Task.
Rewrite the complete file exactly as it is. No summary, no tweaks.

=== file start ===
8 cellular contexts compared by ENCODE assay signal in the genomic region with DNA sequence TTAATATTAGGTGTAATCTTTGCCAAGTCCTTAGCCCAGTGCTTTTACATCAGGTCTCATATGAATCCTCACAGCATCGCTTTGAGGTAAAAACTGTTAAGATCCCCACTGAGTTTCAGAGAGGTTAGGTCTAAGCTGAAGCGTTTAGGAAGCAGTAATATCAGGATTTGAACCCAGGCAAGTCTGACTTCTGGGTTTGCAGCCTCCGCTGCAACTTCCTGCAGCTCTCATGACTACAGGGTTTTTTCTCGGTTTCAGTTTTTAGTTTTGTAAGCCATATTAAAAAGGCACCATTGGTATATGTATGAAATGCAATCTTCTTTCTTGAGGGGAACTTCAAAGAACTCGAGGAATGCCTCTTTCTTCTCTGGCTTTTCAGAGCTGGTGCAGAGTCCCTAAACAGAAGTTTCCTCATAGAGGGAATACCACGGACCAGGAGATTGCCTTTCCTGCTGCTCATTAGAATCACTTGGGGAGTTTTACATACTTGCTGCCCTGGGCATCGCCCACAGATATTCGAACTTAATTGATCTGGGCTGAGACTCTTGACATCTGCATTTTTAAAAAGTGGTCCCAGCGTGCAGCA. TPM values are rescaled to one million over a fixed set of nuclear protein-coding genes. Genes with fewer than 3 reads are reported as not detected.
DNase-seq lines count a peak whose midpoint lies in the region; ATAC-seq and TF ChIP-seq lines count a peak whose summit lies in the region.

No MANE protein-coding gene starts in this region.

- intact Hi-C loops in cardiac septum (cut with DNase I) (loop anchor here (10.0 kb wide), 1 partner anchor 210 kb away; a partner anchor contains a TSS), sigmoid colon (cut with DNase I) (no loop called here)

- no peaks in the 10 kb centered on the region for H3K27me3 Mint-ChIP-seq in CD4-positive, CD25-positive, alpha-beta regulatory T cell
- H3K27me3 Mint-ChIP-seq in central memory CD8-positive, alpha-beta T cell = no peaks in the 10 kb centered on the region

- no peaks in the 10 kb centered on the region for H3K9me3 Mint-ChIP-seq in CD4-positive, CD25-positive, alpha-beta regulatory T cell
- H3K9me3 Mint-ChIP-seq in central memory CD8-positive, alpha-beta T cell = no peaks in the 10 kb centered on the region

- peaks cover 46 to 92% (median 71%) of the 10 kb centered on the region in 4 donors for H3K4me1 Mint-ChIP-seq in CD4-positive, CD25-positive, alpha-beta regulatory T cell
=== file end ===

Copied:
8 cellular contexts compared by ENCODE assay signal in the genomic region with DNA sequence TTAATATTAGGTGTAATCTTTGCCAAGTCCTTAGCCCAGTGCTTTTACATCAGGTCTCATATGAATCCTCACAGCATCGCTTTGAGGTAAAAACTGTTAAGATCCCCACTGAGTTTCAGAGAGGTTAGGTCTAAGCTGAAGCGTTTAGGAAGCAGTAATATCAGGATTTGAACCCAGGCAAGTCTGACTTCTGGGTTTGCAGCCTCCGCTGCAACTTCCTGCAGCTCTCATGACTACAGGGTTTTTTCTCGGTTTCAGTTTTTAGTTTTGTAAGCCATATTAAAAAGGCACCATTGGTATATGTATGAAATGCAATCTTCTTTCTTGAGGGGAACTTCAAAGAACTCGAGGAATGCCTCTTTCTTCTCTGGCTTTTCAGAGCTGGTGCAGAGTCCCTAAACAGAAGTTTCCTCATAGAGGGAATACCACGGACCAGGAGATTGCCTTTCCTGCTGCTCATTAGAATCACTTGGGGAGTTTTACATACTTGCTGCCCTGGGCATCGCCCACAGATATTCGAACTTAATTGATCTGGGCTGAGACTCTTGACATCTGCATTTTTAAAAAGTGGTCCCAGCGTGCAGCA. TPM values are rescaled to one million over a fixed set of nuclear protein-coding genes. Genes with fewer than 3 reads are reported as not detected.
DNase-seq lines count a peak whose midpoint lies in the region; ATAC-seq and TF ChIP-seq lines count a peak whose summit lies in the region.

No MANE protein-coding gene starts in this region.

- intact Hi-C loops in cardiac septum (cut with DNase I) (loop anchor here (10.0 kb wide), 1 partner anchor 210 kb away; a partner anchor contains a TSS), sigmoid colon (cut with DNase I) (no loop called here)

- no peaks in the 10 kb centered on the region for H3K27me3 Mint-ChIP-seq in CD4-positive, CD25-positive, alpha-beta regulatory T cell
- H3K27me3 Mint-ChIP-seq in central memory CD8-positive, alpha-beta T cell = no peaks in the 10 kb centered on the region

- no peaks in the 10 kb centered on the region for H3K9me3 Mint-ChIP-seq in CD4-positive, CD25-positive, alpha-beta regulatory T cell
- H3K9me3 Mint-ChIP-seq in central memory CD8-positive, alpha-beta T cell = no peaks in the 10 kb centered on the region

- peaks cover 46 to 92% (median 71%) of the 10 kb centered on the region in 4 donors for H3K4me1 Mint-ChIP-seq in CD4-positive, CD25-positive, alpha-beta regulatory T cell